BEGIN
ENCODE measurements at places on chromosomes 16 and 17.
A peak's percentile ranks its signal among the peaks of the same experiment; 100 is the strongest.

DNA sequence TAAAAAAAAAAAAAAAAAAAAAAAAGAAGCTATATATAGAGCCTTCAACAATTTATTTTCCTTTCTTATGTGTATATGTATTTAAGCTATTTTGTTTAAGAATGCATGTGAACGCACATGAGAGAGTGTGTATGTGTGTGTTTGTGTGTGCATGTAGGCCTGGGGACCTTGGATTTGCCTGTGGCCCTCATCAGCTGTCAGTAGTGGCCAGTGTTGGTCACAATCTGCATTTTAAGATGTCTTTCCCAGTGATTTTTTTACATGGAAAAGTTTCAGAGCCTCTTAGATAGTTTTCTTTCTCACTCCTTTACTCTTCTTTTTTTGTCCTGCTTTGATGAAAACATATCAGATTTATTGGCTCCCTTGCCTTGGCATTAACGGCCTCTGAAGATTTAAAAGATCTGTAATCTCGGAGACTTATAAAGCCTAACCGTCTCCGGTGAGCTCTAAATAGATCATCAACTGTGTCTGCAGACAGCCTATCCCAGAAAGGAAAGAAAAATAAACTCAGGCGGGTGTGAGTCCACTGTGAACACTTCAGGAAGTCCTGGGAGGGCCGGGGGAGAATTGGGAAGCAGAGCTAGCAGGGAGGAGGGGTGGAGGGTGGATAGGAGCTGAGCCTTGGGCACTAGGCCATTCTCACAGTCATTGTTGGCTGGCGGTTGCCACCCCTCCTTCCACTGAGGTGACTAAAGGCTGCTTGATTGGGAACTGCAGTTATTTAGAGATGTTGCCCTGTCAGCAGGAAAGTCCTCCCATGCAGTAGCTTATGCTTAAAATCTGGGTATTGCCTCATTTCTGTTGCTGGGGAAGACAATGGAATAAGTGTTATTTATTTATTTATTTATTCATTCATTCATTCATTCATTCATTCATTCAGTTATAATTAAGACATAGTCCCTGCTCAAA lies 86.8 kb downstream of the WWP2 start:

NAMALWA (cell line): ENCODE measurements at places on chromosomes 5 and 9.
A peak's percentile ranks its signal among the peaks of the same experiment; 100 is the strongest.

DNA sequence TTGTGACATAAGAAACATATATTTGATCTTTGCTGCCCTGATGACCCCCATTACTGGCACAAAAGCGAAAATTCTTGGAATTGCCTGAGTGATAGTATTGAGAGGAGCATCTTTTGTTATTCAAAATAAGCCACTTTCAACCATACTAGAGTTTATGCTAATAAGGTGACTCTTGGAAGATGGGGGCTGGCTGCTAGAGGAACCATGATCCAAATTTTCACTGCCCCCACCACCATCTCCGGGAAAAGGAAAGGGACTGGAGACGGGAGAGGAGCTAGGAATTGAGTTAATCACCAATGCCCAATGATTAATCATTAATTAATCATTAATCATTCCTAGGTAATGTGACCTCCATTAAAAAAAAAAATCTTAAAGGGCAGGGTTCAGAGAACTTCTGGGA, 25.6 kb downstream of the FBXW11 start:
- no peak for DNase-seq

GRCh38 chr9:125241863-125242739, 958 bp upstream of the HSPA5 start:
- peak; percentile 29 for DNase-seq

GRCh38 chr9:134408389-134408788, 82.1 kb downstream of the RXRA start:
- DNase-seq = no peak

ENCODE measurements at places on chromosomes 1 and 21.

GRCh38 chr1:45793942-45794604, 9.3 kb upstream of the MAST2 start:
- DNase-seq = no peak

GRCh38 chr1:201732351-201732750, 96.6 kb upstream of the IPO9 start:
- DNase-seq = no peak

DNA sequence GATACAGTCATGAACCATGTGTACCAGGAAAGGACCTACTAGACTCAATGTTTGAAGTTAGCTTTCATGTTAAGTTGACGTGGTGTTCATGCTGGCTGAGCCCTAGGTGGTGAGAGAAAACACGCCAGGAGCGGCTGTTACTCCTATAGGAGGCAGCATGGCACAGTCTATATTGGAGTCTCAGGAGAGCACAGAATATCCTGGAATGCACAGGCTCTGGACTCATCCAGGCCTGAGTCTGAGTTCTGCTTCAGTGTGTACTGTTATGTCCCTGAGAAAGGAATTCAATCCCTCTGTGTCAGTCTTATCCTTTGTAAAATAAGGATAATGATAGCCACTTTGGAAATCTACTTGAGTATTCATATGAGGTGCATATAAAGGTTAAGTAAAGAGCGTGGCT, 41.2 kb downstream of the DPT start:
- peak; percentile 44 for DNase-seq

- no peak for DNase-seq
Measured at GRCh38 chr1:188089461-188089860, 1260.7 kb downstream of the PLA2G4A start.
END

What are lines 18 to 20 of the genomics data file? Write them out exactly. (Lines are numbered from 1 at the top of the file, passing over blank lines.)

- peak; percentile 44 for DNase-seq

- no peak for DNase-seq
Measured at GRCh38 chr1:188089461-188089860, 1260.7 kb downstream of the PLA2G4A start.